As the coronavirus pandemic began to affect the economy in so-called Australia, sex workers were hit hard. With brothels, parlours and strip clubs forced to close, once in-person and full-service workers shifted their hustle to focus on online service delivery. They offered non-contact products and ‘virtual girlfriend’ experiences, competing with the existing community of online sex workers – as well bored civilians and celebrities who flocked to join sites like OnlyFans.
As someone with a part-time brothel-based hustle alongside a ‘civilian’ job, my monthly income dropped by thousands, and I used the subscription-based site OnlyFans to begin my online journey. But while physical contact reduced, becoming more reliant on technology brought new risks and hardships: difficulty earning income in an over-saturated market, poor access to financial support, the threat of being outed, stolen content, oppressive censorship, clients pushing boundaries, and cyber bullying.
Before I continue, I want to get something straight: I don’t need you to feel sorry for me, for my sex work persona Kiah*, or for us. Sex workers are not an ‘at risk’ group in our own right. We are not vulnerable by just existing.
Misogyny is violent. Racism is violent. Transphobia is violent. Whorephobia is violent. Not being able to just do our work: that’s what makes us ‘vulnerable’.
Lack of government support
Most sex workers, even those who could move their work online, have lost income due to the pandemic. Some have had to continue in-person services. It’s hard to locate official statistics online but a worker whose primary income is based in the sex industry could have lost up to thousands of dollars of weekly income.
I was lucky to receive government support through my civilian job, but many sex workers cannot access Jobseeker or Jobkeeper because they’re not ‘out’ or registered. Stigma and criminalisation – embedded in whorephobia – means that many are reluctant to out themselves to the government in order to get financial aid.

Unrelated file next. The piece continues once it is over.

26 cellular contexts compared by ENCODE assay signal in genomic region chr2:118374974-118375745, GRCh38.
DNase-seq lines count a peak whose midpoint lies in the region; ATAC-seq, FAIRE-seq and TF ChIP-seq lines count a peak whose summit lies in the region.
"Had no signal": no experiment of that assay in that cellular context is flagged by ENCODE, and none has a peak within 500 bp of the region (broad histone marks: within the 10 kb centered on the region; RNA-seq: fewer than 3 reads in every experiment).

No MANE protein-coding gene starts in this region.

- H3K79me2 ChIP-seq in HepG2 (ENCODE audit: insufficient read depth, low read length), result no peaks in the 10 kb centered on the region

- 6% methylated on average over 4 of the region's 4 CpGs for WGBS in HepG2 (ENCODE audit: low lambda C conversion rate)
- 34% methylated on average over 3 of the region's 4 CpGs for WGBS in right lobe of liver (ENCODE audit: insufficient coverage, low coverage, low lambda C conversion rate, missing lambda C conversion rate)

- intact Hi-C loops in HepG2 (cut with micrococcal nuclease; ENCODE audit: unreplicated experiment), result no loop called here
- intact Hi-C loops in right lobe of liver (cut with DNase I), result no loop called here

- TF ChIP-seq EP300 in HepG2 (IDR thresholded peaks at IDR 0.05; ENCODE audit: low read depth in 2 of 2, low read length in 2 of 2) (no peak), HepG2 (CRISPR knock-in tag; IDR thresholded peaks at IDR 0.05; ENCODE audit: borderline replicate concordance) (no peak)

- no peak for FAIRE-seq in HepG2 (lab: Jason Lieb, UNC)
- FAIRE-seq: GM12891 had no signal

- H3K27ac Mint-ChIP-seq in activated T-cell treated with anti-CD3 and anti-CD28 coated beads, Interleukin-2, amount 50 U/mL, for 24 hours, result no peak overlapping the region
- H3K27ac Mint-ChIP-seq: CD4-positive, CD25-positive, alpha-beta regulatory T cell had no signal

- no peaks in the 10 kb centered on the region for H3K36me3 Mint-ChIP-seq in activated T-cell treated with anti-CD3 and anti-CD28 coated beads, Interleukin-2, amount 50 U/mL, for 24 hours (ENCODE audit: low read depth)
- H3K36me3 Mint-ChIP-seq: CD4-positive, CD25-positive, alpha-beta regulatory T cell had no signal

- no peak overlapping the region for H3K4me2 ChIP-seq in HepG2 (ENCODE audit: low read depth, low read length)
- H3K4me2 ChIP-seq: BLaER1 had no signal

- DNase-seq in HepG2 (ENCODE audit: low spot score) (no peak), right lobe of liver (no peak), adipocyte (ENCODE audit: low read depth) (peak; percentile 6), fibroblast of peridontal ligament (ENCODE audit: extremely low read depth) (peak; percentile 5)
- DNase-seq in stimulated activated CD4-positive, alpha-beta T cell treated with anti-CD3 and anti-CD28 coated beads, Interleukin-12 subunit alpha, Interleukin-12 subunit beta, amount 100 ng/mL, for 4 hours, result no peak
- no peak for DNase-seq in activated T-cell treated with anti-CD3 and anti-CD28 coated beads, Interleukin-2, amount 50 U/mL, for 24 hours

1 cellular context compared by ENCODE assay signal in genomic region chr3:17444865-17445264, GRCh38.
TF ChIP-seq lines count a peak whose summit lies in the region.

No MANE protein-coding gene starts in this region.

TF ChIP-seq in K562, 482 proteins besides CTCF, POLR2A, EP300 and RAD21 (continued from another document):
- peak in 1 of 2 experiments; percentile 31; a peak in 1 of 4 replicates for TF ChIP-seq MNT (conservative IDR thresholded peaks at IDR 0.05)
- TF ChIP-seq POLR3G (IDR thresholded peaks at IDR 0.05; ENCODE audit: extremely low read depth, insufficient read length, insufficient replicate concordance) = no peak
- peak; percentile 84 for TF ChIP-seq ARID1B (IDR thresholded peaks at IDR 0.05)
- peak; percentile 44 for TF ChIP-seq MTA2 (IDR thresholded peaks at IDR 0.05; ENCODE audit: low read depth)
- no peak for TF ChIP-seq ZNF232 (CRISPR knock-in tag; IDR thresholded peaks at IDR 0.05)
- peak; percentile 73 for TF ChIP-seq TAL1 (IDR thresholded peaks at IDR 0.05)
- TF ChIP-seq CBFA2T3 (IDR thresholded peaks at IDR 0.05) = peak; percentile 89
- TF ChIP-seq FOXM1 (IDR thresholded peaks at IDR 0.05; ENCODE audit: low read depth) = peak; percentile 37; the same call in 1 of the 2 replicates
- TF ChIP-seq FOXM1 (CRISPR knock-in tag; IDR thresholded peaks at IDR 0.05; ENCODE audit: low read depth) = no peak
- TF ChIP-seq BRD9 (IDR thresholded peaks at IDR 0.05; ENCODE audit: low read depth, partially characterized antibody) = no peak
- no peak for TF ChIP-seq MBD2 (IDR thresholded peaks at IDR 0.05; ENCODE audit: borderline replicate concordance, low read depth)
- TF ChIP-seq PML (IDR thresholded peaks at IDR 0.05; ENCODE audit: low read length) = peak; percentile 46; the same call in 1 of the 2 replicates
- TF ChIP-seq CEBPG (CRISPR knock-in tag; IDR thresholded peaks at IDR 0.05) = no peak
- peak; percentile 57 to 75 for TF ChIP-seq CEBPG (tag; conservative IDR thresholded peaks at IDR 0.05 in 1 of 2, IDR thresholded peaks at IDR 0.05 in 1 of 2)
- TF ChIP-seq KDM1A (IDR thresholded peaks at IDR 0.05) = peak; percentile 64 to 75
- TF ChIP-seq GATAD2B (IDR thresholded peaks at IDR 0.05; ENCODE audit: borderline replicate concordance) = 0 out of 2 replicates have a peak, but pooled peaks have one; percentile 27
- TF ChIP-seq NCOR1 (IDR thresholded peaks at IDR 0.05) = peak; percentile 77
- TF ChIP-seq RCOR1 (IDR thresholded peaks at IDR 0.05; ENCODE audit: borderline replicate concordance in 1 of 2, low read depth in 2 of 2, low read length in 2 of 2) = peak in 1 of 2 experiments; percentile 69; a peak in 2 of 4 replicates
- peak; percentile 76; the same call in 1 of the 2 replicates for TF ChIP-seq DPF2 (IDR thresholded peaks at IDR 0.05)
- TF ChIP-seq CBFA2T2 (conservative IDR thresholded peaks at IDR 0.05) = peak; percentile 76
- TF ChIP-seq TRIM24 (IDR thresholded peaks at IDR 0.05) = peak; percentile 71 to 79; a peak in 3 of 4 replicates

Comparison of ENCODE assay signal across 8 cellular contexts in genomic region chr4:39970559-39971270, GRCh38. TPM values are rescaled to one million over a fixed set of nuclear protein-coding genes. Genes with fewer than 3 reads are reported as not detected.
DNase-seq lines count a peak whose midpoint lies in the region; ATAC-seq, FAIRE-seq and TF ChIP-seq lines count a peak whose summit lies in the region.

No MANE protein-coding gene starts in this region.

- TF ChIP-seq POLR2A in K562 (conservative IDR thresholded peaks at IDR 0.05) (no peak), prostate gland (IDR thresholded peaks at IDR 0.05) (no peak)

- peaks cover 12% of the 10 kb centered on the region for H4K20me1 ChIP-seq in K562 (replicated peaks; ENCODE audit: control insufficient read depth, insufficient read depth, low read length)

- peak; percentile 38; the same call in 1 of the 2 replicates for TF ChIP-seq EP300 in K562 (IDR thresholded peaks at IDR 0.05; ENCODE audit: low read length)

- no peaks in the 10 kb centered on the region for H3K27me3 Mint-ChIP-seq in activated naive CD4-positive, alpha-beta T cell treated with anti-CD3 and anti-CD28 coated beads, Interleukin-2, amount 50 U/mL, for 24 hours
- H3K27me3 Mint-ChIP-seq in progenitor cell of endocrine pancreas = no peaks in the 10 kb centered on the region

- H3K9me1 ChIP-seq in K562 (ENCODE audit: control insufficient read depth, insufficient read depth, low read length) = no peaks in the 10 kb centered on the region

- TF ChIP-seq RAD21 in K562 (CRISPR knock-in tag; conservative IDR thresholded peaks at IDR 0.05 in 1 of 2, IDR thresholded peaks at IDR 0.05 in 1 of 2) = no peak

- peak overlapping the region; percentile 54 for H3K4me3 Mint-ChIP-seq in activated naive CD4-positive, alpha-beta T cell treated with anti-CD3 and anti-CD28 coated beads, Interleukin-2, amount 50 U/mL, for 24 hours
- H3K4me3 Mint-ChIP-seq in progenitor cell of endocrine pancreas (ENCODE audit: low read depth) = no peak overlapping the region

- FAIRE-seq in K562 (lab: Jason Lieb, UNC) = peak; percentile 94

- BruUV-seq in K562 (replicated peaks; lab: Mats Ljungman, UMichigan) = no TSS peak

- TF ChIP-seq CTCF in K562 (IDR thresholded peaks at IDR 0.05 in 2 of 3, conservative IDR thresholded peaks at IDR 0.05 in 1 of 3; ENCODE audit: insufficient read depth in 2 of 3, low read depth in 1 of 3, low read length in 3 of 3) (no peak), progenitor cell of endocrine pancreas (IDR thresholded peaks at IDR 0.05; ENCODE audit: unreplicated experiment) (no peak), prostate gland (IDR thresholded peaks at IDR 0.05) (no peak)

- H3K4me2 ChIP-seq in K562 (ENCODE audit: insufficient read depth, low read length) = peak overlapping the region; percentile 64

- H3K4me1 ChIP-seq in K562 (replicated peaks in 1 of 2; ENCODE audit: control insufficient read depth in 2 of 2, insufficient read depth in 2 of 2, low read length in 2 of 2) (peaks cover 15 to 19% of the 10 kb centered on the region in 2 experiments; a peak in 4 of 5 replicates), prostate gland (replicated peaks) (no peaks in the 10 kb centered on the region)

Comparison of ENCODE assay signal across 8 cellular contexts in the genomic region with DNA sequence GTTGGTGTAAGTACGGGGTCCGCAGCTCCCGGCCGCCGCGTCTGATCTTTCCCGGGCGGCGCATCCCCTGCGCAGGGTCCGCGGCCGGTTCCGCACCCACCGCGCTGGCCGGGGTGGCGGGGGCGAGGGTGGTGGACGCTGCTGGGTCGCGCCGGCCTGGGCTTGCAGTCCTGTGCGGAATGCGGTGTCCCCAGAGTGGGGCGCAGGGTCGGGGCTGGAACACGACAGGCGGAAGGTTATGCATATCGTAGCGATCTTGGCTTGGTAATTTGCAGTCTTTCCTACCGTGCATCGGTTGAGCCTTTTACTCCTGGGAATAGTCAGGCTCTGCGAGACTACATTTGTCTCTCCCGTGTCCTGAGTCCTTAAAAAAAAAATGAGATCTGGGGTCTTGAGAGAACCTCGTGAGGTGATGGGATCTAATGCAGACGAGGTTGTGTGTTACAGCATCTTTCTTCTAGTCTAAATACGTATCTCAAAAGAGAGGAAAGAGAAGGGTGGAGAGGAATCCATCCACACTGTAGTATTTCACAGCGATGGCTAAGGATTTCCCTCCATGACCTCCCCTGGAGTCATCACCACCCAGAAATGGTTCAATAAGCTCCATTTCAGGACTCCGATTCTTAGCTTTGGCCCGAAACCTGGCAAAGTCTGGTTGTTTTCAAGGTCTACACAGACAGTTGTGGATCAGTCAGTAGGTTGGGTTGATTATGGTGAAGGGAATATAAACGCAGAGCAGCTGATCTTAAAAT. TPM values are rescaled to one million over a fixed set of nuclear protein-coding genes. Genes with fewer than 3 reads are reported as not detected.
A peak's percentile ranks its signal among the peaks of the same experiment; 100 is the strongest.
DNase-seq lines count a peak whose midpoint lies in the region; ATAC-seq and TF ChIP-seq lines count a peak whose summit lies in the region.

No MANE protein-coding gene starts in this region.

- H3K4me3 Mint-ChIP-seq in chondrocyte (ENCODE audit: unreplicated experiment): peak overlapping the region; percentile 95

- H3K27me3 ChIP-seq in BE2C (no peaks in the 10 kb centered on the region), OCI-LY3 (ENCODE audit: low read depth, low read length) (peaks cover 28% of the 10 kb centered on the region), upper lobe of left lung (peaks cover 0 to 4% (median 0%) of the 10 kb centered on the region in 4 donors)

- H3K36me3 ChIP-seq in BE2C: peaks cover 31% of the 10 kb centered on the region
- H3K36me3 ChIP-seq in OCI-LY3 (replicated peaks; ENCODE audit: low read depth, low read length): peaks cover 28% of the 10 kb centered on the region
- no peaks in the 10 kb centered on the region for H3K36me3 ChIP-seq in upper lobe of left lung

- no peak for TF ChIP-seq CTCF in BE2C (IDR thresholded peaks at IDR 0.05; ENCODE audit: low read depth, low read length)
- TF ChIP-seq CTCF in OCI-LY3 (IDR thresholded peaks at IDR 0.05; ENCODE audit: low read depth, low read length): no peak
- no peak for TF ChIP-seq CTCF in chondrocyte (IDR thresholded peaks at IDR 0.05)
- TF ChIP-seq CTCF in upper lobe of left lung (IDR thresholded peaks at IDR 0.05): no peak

Instead, sex workers organised as a community, just as we have in response to anti-sex work legislation in the past. Sex worker association Scarlet Alliance has raised over $28,000 through its COVID-19 relief fundraiser – but that’s a small amount compared to the income that workers have lost since March. And while other businesses such as restaurants, gyms and retailers have been supported as they move their businesses online, sex workers doing the same are overly policed.
The global impact of FOSTA-SESTA
The passing of the Fight Online Sex Trafficking Act and Stop Enabling Sex Traffickers Act in the US in April 2018 resulted in changes to web infrastructure that were felt by sex workers worldwide.
Known as FOSTA-SESTA, this package of bills conflated sex work with trafficking without differentiating between consensual and non-consensual work. The sweeping language meant that third-party websites like Backpage and Craigslist – which sex workers used to advertise their services – could be held liable for ‘prostitution’.
The sudden disappearance of these US-based sites disrupted the businesses of sex workers around the world as we lost centralised places to advertise and to vet clients. Screening procedures that had been developed over years dissipated, resulting in an increase in acts of violence towards sex workers.
Violence online and offline
Violence against sex workers remains largely hidden and overlooked in agendas to prevent violence. And while we can imagine the rates of physical violence may have gone down during the pandemic, sex worker safety is still at risk.
Sure, with brothels closed, there’s no need for the receptionist to be on standby while we’re in the room with a client. There’s less need for your standby friend who has your location drop-pin and an agreed code word while you’re at a private booking. Instead, it’s turning off your phone’s location services, using a VPN, and making sure your business and personal accounts are detached. For many sex workers, there’s a greater risk of being ‘outed’ because our faces are online when maybe they weren’t before.